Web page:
Your Rights During the Hiring Process

Legal Safeguards to Protect You When You Apply for a Job

Hiring ProcessThe average American spends about a quarter of their adult life working. You want work that allows you to provide for yourself and your family, and you hope that it will be safe and meaningful. Unfortunately, many find that the process of finding a job is stacked against them. There are laws, though, that protect your rights when you’re applying for a job, laws designed to give you an equal opportunity to realize the American dream.

The Basic Protections Available to Job Applicants

Several federal statutes protect workers throughout the hiring process by banning hiring decisions that violate anti-discrimination laws. These laws must be applied uniformly throughout the United States. Any hiring decision that violate the Americans With Disabilities Act of 1990, the Pregnancy Discrimination Act of 1978, the Age Discrimination in Employment Act of 1975, the Fair Labor Standards Act of 1938, Title VII of the Civil Rights Act of 1964 (often simply referred to as “Title VII”), or any other federal anti-discrimination law provides the injured party with the legal basis for a lawsuit. Protected characteristics include race, color, religion, sex, gender identity, sexual orientation, pregnancy, national origin, age (40 or older), disability, and genetic information.

In limited situations, an employer may discriminate based on one of these factors, if the employer can show a “bona fide occupational requirement.” For example, if an employer seeks to hire someone to model female clothing, the job advertisement may limit applicants by gender without violating anti-discrimination laws.

Violations of Applicants’ Rights in Job Postings or Advertisements

Any written or oral notice of a job opening must avoid language that suggests or expressly states that applicants in protected classes will not be considered or should not apply, unless those characteristics are considered a bona fide occupational requirement. For example, job advertisements that use words such as “females” or “recent college grads” may discourage men and people over 40 from applying and thus, may violate the law.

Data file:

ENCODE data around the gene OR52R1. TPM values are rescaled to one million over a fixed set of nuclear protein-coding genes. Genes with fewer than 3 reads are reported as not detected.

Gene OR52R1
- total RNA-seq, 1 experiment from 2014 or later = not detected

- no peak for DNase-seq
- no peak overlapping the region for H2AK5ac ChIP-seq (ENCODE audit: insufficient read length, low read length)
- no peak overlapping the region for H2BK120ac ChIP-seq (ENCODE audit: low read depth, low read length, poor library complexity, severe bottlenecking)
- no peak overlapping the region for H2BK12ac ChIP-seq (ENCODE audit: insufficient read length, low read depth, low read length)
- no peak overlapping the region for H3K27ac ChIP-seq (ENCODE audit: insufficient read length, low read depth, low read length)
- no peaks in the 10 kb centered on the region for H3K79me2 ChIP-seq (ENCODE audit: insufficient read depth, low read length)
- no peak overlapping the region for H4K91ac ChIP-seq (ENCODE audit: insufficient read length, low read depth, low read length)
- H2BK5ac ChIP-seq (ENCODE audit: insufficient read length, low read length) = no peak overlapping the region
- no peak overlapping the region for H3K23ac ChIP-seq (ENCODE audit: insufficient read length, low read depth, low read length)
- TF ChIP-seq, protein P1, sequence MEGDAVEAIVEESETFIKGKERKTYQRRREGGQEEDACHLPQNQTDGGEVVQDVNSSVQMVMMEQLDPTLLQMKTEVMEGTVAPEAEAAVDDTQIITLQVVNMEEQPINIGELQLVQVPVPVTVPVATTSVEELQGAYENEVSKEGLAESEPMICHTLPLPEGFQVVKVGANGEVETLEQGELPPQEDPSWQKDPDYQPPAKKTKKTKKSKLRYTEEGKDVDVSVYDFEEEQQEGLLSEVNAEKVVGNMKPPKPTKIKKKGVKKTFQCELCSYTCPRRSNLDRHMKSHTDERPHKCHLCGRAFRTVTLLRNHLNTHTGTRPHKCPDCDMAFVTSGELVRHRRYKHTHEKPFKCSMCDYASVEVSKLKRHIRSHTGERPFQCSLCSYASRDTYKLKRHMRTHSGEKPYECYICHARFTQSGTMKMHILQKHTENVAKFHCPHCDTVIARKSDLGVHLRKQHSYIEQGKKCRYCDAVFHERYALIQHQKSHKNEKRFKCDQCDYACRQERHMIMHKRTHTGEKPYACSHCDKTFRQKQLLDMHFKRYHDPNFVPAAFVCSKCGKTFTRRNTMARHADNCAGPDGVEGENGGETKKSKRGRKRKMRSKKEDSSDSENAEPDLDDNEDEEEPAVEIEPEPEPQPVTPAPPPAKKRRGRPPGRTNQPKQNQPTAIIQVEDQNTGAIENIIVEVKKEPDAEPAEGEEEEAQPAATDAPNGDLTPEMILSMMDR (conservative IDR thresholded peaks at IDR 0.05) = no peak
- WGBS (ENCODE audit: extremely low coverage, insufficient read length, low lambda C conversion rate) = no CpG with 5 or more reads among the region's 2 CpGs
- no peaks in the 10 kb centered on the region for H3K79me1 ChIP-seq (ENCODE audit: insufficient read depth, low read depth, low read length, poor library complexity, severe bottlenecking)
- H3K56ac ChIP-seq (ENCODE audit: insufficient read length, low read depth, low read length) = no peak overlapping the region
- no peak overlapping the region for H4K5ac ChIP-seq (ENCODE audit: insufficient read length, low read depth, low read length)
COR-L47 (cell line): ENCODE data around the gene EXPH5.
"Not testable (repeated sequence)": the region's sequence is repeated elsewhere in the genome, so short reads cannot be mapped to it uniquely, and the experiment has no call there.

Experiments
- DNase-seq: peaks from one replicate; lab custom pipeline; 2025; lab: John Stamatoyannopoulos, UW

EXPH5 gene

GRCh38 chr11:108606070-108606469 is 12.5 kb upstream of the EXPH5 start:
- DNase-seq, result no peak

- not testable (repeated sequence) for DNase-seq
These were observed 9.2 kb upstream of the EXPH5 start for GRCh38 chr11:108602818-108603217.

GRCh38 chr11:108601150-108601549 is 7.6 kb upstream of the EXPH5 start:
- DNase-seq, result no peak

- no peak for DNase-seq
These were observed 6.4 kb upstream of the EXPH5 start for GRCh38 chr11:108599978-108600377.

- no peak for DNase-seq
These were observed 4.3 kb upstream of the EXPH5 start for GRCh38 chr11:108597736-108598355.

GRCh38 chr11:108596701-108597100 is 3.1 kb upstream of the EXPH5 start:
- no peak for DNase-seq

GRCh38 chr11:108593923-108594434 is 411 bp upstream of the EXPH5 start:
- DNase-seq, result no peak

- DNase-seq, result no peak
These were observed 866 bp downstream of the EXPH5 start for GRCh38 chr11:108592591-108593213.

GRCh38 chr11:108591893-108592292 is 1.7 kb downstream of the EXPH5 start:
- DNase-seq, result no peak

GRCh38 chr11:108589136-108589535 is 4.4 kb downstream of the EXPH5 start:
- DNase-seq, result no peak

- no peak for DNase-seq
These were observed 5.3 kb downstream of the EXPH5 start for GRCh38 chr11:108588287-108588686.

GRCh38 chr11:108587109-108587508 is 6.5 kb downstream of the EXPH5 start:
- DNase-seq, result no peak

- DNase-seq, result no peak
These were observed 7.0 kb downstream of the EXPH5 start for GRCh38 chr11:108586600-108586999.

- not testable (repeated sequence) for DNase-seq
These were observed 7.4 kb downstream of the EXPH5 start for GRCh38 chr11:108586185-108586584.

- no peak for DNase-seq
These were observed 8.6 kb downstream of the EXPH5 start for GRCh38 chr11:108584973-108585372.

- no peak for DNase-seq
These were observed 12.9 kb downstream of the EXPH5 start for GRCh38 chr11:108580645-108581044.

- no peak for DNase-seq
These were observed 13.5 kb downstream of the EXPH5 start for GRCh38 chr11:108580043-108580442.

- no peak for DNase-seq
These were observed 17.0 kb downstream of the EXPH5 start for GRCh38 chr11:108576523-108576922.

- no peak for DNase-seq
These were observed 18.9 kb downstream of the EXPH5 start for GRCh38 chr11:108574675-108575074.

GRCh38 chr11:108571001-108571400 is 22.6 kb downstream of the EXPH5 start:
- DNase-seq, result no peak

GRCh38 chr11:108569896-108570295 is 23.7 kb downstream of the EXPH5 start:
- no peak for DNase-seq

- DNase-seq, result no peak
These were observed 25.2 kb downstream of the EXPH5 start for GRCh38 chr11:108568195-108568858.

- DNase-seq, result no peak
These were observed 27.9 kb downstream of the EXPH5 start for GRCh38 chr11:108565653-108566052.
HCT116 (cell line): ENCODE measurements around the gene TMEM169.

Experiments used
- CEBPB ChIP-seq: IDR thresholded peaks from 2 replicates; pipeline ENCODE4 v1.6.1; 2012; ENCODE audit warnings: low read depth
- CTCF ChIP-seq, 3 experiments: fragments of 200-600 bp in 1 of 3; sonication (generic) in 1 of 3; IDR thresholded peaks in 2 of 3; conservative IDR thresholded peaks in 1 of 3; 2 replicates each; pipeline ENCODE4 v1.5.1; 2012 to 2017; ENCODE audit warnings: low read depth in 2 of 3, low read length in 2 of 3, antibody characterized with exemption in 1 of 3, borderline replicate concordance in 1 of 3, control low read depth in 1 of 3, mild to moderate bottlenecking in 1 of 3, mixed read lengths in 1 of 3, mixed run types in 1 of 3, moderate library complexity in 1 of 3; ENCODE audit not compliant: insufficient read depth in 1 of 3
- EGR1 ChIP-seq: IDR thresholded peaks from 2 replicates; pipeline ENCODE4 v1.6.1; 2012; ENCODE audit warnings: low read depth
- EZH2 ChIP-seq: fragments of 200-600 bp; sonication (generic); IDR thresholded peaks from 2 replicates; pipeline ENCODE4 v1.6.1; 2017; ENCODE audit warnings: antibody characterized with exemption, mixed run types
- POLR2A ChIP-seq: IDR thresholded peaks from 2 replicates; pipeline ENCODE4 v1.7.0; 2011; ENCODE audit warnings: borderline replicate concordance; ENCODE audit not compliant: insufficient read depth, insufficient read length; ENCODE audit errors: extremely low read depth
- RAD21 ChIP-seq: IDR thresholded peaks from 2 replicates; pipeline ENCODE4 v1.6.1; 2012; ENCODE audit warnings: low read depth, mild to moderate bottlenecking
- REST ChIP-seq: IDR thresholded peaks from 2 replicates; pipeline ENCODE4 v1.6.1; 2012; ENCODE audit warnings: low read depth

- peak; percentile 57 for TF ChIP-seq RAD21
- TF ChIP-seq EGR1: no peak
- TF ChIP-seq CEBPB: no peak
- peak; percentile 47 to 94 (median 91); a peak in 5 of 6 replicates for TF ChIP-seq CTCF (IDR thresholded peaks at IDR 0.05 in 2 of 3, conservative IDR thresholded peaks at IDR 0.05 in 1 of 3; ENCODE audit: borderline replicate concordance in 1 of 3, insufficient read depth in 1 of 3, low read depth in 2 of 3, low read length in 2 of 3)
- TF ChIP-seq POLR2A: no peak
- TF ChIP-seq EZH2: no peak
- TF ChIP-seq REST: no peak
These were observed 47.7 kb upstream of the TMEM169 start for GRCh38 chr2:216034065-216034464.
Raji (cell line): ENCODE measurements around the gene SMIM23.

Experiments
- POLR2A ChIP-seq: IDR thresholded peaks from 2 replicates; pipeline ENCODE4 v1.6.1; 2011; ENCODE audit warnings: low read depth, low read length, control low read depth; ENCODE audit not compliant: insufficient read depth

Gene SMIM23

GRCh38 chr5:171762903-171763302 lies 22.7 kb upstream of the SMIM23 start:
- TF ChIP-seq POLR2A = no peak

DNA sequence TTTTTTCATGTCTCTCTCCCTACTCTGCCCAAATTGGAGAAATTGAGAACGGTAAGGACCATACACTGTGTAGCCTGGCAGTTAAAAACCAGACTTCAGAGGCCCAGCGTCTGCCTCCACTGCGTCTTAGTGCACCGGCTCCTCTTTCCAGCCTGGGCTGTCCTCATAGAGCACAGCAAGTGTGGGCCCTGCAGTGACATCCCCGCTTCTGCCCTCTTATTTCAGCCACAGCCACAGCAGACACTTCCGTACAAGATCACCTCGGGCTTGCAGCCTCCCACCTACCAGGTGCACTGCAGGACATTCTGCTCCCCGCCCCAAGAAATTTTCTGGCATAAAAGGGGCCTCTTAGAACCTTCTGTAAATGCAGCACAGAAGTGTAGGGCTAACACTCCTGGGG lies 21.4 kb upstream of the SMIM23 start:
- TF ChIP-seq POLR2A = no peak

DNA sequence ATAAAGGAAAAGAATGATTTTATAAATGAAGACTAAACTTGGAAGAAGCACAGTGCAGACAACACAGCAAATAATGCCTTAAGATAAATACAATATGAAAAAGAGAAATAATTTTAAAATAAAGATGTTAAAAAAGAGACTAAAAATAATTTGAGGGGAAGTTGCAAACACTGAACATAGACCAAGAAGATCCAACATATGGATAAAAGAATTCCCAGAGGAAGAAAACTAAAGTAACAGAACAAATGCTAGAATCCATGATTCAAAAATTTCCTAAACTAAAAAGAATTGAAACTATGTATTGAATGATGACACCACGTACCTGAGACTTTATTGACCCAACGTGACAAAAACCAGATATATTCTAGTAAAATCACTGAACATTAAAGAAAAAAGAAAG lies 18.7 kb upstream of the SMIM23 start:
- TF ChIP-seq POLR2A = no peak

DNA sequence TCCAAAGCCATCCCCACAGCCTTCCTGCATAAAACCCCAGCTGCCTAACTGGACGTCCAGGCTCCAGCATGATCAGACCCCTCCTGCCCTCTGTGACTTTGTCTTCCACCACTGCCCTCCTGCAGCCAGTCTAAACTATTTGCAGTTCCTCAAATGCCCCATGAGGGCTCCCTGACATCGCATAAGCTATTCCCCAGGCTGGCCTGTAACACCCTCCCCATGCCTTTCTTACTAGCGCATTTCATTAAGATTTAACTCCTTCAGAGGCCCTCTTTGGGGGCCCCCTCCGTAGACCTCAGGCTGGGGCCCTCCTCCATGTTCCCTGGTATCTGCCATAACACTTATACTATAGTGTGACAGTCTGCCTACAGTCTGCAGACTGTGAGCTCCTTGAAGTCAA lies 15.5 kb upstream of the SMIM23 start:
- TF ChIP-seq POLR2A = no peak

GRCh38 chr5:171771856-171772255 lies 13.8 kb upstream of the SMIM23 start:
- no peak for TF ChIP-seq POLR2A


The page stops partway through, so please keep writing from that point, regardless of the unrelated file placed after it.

Questions Asked During the Hiring Process

As a general rule, a potential employer should avoid asking a candidate any question that would allow the applicant to be categorized in a way prohibited by law. This includes questions about:

  • Age
  • Marital status, family size or status, or intentions with respect to size of family
  • Religion or religious practices
  • Sexual orientation
  • Whether or not the applicant has a disability, unless it is to determine the extent to which reasonable accommodations can be made for the applicant
  • The applicant’s use of alcohol or recreational drugs when not at work
  • Whether or not the applicant is a U.S. citizen

An applicant is free to initiate conversations about any such subjects. The employer may then respond as necessary to answer the applicant’s questions.

Guidelines for Pre-Employment Inquiries

To minimize the risk of violating an applicant’s rights during the hiring process, employers should typically employ these practices:

  • Don’t ask prohibited questions—Avoid any question that suggests categorization of the applicant in a protected class.
  • Ask only questions related to the job and job experience—Stay away from questions about the applicant’s personal life.
  • Use a prepared list of questions and ask all applicants the same questions
  • Conduct interviews in teams of two or more—That will minimize the risk of a “you said, I said” outcome.
  • Take thorough notes during any interview—You may want to record or videotape the interview, but should obtain the applicant’s permission before doing so.

Implementation of a Pre-Employment Screening Test